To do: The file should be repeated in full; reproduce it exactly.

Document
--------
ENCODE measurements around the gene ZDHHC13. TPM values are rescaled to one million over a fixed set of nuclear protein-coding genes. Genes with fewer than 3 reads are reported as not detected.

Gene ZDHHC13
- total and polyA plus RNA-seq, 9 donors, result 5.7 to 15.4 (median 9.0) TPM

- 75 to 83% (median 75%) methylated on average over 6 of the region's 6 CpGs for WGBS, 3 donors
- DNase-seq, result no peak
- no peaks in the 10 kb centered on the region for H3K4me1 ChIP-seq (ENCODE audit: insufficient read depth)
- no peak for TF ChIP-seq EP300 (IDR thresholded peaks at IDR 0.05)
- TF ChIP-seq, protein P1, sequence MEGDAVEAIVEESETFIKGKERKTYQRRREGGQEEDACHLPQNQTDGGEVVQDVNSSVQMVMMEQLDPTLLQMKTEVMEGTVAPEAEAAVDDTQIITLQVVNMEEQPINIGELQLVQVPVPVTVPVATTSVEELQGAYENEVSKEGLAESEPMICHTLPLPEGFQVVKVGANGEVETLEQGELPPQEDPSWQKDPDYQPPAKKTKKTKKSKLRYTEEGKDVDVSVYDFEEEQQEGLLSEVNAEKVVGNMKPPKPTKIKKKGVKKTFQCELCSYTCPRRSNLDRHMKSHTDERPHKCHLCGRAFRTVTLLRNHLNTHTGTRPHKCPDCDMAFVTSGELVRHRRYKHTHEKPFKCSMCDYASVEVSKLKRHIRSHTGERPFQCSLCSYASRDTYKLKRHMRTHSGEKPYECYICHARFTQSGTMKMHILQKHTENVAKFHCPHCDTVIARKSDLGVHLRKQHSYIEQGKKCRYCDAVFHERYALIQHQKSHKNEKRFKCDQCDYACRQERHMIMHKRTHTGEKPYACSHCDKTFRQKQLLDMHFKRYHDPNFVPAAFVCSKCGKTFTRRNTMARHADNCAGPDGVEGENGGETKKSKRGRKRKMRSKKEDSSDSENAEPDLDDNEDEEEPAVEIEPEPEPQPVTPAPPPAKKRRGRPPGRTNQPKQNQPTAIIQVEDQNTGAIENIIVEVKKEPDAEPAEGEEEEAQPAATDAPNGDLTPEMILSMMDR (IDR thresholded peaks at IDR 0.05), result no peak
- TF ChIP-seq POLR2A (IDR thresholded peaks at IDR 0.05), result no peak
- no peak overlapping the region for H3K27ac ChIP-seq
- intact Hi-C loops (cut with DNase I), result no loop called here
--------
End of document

ENCODE measurements around the gene ZDHHC13. TPM values are rescaled to one million over a fixed set of nuclear protein-coding genes. Genes with fewer than 3 reads are reported as not detected.

Gene ZDHHC13
- total and polyA plus RNA-seq, 9 donors, result 5.7 to 15.4 (median 9.0) TPM

- 75 to 83% (median 75%) methylated on average over 6 of the region's 6 CpGs for WGBS, 3 donors
- DNase-seq, result no peak
- no peaks in the 10 kb centered on the region for H3K4me1 ChIP-seq (ENCODE audit: insufficient read depth)
- no peak for TF ChIP-seq EP300 (IDR thresholded peaks at IDR 0.05)
- TF ChIP-seq, protein P1, sequence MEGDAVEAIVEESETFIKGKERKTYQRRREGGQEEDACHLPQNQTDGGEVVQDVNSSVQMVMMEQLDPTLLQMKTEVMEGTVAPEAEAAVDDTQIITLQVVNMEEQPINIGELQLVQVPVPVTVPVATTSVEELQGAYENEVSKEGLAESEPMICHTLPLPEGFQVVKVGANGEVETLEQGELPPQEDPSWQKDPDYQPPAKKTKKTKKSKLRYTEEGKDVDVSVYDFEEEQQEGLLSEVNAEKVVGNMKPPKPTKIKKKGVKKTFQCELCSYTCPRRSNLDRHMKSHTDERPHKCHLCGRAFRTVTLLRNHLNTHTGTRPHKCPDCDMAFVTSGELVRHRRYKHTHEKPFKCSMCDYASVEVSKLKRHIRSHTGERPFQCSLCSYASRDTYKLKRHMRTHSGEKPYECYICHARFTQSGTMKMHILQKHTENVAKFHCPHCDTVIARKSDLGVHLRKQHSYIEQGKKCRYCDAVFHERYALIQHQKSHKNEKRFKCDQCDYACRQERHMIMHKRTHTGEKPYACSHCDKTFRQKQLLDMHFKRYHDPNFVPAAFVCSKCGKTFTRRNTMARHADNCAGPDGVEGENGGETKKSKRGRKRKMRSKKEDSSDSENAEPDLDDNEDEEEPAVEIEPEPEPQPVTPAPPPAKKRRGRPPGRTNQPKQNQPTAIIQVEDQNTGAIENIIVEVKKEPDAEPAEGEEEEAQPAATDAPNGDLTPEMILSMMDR (IDR thresholded peaks at IDR 0.05), result no peak
- TF ChIP-seq POLR2A (IDR thresholded peaks at IDR 0.05), result no peak
- no peak overlapping the region for H3K27ac ChIP-seq
- intact Hi-C loops (cut with DNase I), result no loop called here